We are no longer young, and neither, for that matter, is Corfu. Age is a relative thing. Corfu’s Old Town, where we stayed, has both an Old Fortress and a New Fortress.
The origins of the Old Fortress date back to the 6th century while the construction of the New Fortress started in the 16th century.
When “new” is 500 years old, then “old” is a hard concept to define. In the U.S., objects are considered antiques when they are older than 100 years. No wonder we’re confused.
We suppose that these buildings were all considered on the “new” side of construction. Now we wanted to see the “old” ruins of Corfu, so we headed just south of Corfu Town where there existed an ancient city in the area of Mon Repos. The archaeological site was termed Paleopolis (meaning “old city”).
We noticed a very narrow path into the woods at the edge of the temple. We made our way slowly down the path and came to a low, stone wall.
As we walked down the steps we heard splashing water, which we thought was waves on the shore. As it turned out, it was the Kardaki Springs we had read about!
That’s when the story came back to us how the Kardaki Temple had been discovered. In 1822 water no longer flowed from the Kardaki Spring to the nearby town. When the springs were inspected, it was discovered that an unknown ancient temple ruins had collapsed and caused a landslide which resulted in the blockage. It was then that the Temple dedicated to Apollo was discovered and became known as the Kardaki Temple.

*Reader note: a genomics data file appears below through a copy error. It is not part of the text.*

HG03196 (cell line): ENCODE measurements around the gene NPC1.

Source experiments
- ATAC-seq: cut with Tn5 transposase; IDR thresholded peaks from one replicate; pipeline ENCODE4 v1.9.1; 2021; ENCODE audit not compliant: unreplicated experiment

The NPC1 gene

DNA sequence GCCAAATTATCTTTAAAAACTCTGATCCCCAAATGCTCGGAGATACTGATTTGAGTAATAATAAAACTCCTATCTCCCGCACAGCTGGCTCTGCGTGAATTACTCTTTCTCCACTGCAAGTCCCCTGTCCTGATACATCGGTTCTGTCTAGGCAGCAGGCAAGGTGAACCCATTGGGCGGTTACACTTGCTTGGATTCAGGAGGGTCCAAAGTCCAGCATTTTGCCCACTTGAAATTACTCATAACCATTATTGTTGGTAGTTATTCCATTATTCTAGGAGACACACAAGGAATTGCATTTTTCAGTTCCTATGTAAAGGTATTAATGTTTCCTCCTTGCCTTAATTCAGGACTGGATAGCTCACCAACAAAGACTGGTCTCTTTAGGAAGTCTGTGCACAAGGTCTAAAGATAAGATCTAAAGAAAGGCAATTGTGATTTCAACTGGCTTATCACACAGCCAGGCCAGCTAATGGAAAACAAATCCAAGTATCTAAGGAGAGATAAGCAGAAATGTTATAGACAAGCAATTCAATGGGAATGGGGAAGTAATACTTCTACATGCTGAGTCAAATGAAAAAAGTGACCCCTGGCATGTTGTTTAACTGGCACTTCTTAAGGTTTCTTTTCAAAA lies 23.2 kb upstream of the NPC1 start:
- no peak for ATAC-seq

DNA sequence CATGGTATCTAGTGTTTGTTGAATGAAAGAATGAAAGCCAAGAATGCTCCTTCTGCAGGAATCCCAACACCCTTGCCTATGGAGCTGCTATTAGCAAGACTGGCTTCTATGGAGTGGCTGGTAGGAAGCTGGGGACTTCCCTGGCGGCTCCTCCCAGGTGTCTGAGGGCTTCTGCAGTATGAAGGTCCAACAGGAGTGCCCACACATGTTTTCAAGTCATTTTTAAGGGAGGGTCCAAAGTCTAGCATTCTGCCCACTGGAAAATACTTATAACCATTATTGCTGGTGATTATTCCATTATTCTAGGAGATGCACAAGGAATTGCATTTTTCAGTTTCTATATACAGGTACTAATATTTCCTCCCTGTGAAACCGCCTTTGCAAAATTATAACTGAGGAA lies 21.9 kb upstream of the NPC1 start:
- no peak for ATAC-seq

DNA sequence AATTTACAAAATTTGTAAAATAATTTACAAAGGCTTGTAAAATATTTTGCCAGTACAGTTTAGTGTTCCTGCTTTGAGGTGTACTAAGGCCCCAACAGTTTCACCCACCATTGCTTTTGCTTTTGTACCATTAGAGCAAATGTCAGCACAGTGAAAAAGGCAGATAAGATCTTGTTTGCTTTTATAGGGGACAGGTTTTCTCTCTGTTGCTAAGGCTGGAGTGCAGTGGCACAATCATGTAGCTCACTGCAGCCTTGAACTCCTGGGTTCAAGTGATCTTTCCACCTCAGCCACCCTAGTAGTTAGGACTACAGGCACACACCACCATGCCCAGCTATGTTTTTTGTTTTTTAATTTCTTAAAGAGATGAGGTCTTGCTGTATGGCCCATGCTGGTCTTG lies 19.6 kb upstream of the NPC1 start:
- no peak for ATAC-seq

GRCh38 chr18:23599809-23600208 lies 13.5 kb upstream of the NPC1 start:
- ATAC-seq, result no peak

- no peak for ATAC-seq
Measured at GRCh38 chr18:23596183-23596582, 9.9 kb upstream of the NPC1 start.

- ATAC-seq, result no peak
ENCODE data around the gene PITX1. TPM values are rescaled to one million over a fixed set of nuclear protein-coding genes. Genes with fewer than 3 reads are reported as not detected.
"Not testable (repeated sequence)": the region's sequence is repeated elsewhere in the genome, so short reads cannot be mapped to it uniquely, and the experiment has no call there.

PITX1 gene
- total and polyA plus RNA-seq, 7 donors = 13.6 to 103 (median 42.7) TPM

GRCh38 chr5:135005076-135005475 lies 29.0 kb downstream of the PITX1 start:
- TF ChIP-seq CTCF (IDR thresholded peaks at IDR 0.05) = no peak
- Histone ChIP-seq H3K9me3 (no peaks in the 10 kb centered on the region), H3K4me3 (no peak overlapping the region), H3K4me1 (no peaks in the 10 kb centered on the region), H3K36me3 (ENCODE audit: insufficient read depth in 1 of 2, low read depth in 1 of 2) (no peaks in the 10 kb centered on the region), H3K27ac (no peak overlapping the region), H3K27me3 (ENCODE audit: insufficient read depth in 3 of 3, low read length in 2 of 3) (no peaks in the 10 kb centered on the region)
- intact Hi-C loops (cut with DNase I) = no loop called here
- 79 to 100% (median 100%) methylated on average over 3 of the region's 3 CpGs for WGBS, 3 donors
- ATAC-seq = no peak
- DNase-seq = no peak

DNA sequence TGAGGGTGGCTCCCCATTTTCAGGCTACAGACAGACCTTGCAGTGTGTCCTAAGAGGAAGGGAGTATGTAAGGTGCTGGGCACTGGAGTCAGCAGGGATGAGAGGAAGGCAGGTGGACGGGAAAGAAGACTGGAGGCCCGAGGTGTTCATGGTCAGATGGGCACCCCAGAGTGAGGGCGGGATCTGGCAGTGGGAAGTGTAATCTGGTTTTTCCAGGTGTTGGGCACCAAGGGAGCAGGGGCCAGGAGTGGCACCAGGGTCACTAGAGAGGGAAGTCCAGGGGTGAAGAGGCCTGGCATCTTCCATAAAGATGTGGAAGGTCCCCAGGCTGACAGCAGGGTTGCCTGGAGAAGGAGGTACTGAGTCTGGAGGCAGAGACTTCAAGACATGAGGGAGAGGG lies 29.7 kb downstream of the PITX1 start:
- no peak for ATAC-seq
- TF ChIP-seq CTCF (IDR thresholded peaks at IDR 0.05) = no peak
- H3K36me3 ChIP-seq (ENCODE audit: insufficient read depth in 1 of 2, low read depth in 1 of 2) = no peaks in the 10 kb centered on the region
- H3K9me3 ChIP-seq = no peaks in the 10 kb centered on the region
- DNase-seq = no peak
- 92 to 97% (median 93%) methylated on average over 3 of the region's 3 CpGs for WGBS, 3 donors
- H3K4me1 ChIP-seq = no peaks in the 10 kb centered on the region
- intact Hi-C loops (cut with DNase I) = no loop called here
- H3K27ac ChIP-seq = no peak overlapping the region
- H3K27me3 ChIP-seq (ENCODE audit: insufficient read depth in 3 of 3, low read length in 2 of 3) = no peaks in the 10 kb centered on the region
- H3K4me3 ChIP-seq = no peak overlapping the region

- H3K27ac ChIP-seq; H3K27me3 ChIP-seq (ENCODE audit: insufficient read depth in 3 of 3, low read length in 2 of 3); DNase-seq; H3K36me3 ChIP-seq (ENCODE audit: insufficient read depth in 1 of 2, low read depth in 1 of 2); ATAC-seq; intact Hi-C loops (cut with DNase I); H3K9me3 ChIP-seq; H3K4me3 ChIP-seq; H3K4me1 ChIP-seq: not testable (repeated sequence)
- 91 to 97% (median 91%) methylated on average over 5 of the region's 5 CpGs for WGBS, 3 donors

In the evening, we researched nearby archaeological sites on our computer and then headed off on our daily walks to pay a visit to these old ruins – watching birds and photographing wildflowers along the way.
In our month-long visit to Corfu, we never quite made it to all the “old” and “new” sites on our list. Still, we left satisfied. We’d seen much more than we ever thought possible.